Operators provide a model of installation and Day 2 maintenance that is not possible with other methods:
Pod startup ordering: Kubernetes does not provide guarantees of container- or pod-startup ordering without sophisticated use of concepts like init containers.
Familiar experience on any infrastructure: Your customers have the same deployment and day 2 experience regardless of infrastructure provider - anywhere Kubernetes runs, your Operator should run.
Provider maintained: De-couple your OSR from the release cadence of Kubernetes/OpenShift itself, and deliver features, bug- and security-fixes to your customers as they become available.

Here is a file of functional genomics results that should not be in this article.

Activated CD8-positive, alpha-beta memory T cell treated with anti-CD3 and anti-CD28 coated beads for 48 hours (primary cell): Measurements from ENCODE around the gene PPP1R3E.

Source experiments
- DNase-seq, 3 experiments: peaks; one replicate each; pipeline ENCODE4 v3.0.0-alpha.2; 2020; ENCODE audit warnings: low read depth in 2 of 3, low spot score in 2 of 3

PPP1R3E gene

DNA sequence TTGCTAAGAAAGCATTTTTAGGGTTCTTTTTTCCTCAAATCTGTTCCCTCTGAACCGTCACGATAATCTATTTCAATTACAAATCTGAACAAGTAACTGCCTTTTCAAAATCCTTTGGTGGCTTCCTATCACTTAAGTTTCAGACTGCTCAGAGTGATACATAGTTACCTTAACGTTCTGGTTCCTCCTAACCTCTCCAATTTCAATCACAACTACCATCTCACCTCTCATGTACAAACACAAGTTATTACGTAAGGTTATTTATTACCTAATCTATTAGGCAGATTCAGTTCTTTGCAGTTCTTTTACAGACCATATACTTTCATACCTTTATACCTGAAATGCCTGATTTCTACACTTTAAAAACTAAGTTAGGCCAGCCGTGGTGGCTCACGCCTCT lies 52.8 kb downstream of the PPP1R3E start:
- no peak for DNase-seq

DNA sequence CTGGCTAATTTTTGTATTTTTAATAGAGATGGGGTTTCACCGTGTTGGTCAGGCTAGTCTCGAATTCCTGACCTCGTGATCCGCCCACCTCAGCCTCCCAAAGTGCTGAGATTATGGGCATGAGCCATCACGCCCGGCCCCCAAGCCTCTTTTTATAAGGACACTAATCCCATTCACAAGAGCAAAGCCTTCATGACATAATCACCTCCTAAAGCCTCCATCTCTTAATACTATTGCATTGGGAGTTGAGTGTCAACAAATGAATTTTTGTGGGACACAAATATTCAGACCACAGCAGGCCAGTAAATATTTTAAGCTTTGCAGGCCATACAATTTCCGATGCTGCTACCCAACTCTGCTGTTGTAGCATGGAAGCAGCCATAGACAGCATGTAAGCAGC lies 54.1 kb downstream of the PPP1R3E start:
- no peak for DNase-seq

Ease of installation: We have heard from vendors providing out-of-tree kernel modules that installations (DKMS or manual rpmbuild / similar) end up in a poor experience (even for sophisticated customers). Operators provide a one-click method for installation and operations of your hardware and software stack.
Standardized operational model and reduce support burden: Operators provide a way for you to standardize deployments, upgrades and configuration to only what you support. This avoids “snowflake” deployments and ensures smooth upgrades.
Upgrades: Operators allow you to encode best-practices (e.g. straight from your documentation), reducing configuration drift in customer deployments, increasing deployment success ratio and thereby reducing support costs.
Network adapter integrations “White list” of supported SR-IOV card/driver combinations for the device and CNI Multus plugins